Atherosclerosis and myocardial infarction: Hyperuricemia is directly related to atherosclerosis, increasing the risk of coronary artery disease. coronary artery disease. Patients with metabolic syndrome with hyperuricemia have an increased risk of myocardial infarction and sudden cardiac death; High blood pressure and risk of stroke: Uric acid constricts the endothelial cells of blood vessels, activates hormones that balance blood pressure and extracellular fluid in the human body, thereby increasing the risk of high blood pressure. and stroke ; Type 2 diabetes: This is a disease often accompanied by increased uric acid; Chronic kidney disease: Hyperuricemia and chronic kidney disease have an interaction. Specifically, high levels of uric acid in the blood reduce kidney function and when kidney function is reduced, the ability to eliminate uric acid is less; Gout is the most common disease caused by purine metabolism disorders leading to hyperuricemia. Manifestations of the disease are sudden, severe pain in the joints, progressing to chronic, causing deformity, loss of joint function, accompanied by many related diseases such as chronic kidney disease, dyslipidemia, heart-related diseaes,...; Osteoarthritis: Uric acid tends to increase with age, promoting cartilage degeneration.
4. How to control hyperuricemia?
Hyperuricemia due to purine metabolism disorders is directly related to the above serious diseases. Therefore, it is necessary to have comprehensive and effective measures to control hyperuricemia. The appropriate treatment will include: Change in diet, activity, reasonable exercise and use of drugs.
4.1 Treatment goals The goal of treatment is to reduce and control uric acid, bring uric acid to a level of 360μmol/L for all patients and less than 300μmol/L for patients with urate crystal deposition in other areas. tissue or have chronic kidney disease. Bringing and maintaining uric acid in the blood to the target level helps control related diseases such as gout, chronic kidney disease, cardiovascular disease, etc., and at the same time prevents serious complications of diseases in joints and other diseases. other organs, helping to improve the patient's quality of life.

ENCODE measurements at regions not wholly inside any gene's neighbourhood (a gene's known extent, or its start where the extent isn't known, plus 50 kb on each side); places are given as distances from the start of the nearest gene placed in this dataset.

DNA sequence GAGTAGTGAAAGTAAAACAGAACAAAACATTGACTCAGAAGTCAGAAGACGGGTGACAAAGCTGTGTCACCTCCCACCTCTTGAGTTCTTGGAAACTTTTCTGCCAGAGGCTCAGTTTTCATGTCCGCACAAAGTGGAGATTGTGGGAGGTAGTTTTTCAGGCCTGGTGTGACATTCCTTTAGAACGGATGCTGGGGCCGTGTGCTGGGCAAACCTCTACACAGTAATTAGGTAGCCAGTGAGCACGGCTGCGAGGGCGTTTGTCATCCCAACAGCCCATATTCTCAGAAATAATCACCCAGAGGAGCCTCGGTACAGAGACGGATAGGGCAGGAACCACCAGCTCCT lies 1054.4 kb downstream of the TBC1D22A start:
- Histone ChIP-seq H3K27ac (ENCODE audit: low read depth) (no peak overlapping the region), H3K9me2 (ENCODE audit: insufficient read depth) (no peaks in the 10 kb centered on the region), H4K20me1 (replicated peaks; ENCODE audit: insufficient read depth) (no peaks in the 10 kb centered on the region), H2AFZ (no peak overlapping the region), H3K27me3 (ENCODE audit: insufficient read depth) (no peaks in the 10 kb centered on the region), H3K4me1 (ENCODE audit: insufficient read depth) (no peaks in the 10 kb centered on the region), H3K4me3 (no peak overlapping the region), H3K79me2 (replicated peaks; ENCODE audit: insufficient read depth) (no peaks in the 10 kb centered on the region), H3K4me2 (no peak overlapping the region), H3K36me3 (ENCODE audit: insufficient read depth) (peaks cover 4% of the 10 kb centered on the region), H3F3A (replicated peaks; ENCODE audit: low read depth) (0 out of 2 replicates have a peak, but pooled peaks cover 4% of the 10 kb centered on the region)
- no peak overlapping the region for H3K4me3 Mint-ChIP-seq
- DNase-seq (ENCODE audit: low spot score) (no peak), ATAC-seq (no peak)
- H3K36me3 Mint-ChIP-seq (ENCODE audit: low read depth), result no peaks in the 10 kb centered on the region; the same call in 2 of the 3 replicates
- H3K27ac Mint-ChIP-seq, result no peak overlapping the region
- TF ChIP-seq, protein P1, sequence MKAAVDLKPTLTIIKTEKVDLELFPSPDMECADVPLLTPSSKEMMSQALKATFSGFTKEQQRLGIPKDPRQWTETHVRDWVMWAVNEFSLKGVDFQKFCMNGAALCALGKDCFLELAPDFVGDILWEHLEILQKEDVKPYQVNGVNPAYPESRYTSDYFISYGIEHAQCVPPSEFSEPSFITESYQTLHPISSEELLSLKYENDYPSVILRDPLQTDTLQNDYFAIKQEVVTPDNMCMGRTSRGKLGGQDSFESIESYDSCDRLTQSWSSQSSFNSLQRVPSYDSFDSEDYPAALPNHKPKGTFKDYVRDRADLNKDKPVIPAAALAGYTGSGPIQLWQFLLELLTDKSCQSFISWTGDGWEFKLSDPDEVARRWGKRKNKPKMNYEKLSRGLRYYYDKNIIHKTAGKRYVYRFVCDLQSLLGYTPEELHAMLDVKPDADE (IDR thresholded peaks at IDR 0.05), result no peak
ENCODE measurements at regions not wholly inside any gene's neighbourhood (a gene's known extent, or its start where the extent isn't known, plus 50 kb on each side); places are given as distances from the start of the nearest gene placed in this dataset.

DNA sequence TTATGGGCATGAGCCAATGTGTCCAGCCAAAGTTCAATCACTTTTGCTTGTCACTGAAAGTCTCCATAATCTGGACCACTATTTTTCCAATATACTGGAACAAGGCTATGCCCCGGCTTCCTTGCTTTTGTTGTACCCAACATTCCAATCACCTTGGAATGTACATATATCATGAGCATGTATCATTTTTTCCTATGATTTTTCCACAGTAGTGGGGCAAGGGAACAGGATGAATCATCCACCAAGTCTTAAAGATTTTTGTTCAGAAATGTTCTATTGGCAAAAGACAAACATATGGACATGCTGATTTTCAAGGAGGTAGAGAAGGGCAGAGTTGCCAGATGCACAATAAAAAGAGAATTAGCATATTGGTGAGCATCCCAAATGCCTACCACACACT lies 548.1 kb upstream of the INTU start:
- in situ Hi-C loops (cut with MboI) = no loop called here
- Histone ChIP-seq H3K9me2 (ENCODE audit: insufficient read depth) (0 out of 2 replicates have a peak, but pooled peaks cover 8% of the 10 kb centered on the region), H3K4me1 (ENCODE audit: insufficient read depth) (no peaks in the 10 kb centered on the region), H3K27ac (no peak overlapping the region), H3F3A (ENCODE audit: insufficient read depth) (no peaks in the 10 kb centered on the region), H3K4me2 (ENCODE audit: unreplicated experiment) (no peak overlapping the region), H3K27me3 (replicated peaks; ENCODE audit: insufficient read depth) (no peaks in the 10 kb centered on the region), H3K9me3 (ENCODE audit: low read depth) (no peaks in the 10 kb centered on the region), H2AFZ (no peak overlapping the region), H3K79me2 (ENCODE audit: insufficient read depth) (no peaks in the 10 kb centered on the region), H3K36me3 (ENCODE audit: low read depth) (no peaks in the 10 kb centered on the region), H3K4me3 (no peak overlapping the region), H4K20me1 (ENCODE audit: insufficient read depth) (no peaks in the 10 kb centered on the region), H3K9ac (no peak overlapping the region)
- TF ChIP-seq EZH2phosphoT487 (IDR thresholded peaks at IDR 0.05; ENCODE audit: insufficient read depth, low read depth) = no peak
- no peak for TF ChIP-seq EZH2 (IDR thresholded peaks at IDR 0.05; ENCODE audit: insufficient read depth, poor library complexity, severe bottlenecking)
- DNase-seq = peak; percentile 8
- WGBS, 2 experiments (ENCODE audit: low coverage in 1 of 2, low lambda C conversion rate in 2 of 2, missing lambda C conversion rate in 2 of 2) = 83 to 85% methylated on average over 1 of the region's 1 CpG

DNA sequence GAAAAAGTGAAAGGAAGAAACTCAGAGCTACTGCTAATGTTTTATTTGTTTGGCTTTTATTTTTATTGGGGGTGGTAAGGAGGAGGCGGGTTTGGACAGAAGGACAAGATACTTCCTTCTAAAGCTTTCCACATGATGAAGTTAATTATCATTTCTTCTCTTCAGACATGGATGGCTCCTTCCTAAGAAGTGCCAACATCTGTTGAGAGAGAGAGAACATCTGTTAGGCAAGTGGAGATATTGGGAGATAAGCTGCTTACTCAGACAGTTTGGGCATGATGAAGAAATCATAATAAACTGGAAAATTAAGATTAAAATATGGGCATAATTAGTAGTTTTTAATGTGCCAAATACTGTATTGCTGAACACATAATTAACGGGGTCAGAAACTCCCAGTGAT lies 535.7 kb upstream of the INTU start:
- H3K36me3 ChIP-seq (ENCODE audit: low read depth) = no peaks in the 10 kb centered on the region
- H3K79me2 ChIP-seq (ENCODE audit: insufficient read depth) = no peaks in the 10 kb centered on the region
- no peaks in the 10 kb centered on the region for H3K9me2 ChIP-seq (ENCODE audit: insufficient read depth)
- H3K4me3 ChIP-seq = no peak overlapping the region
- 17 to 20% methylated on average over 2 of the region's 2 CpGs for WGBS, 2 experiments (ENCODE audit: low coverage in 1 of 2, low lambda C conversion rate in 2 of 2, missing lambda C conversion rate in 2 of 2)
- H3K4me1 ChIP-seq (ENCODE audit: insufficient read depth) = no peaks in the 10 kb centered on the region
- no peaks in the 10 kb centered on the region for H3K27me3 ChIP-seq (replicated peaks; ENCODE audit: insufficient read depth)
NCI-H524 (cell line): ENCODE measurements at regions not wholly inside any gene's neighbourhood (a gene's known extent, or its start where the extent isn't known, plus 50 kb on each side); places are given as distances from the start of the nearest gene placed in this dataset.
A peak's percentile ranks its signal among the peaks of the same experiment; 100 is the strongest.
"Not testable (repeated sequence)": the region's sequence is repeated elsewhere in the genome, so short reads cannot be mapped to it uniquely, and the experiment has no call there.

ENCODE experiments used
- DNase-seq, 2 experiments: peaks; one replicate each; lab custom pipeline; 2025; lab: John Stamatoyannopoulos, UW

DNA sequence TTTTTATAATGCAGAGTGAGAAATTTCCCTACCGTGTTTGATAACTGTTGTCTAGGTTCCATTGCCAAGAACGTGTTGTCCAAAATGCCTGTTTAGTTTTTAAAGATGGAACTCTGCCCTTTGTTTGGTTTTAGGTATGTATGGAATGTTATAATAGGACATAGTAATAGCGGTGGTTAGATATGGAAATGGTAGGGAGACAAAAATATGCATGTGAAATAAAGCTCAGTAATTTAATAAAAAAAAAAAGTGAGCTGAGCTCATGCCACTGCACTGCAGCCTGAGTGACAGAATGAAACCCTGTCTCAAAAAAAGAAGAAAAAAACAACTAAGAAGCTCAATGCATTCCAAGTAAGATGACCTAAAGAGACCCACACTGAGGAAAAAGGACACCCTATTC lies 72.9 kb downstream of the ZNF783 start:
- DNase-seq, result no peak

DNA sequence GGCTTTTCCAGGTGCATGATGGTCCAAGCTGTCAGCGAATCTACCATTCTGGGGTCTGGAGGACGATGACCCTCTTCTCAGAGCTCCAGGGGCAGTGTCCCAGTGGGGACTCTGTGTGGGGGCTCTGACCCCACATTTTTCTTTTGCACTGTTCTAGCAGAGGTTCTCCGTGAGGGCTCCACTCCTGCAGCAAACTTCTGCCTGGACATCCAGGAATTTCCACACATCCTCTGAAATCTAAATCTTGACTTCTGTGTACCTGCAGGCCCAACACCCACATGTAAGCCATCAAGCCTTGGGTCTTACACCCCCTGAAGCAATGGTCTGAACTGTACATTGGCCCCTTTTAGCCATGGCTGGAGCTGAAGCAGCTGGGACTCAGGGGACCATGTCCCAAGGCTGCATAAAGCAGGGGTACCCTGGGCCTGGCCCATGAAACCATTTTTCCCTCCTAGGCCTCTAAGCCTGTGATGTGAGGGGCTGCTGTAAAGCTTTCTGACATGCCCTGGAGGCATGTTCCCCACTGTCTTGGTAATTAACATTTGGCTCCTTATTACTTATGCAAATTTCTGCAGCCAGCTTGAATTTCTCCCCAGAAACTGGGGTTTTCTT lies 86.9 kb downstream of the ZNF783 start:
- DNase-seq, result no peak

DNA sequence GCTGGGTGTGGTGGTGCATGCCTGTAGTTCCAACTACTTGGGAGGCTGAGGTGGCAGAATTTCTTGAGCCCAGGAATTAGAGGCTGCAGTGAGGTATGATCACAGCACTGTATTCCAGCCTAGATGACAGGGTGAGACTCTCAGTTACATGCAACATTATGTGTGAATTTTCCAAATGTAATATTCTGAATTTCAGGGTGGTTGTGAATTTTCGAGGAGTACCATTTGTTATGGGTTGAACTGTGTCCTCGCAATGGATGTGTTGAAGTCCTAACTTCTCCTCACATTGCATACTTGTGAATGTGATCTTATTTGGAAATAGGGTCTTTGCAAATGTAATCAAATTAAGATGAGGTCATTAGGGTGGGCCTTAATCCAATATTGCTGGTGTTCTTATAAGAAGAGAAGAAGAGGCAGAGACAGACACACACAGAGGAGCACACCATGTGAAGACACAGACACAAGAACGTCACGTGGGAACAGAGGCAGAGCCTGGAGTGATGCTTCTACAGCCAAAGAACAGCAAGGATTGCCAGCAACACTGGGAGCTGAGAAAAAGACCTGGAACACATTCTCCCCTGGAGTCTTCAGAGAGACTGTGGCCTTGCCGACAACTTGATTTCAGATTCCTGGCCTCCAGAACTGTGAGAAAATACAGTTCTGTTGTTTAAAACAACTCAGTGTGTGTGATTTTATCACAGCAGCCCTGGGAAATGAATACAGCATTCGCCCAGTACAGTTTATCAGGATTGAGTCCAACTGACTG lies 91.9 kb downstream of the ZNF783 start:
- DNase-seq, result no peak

4.2 Change diet and activities to control hyperuricemia Limit the use of beer, alcohol, animal viscera, red meat (cow, buffalo, goat, dog) seafood, mushrooms, beans, tea thick, pepper, chili,...; Eat lots of green vegetables and ripe fruits; Drink plenty of water: 2-4 liters of water/day; Lose weight if overweight, obese: By maintaining a healthy diet and increasing physical activity; Increase the use of some foods with little or no purines: Celery, cauliflower, cucumber, eggplant, broccoli, cabbage, radish, potato, watermelon, pumpkin, zucchini, red beans , apples, pears, grapes, cow's milk,... 4.3 Using drugs to control hyperuricemia xanthin oxidase inhibitors: Allopurinol and febuxostat; Drugs that enhance uric acid excretion; Drugs that destroy uric acid; Biologic drugs against IL 1β: Have strong anti-inflammatory properties, control acute gout attacks resistant to conventional treatments. Purine metabolism disorder is closely associated with hyperuricemia, increasing the risk of gout, dyslipidemia, obesity, diabetes, hypertension, chronic kidney disease, coronary artery disease, ... Similar to other metabolic diseases, this condition can be controlled by changing diet, lifestyle and long-term use of drugs that reduce blood uric acid.
Periodic health check-ups help to detect diseases early, so that there are treatment plans for optimal results. Currently, Vinmec International General Hospital has general health checkup packages suitable for each age, gender and individual needs of customers with a reasonable price policy.
The patient's examination results will be returned to the home. After receiving the results of the general health examination, if you detect diseases that require intensive examination and treatment, you can use services from other specialties at the Hospital with quality treatment and services. outstanding customer service.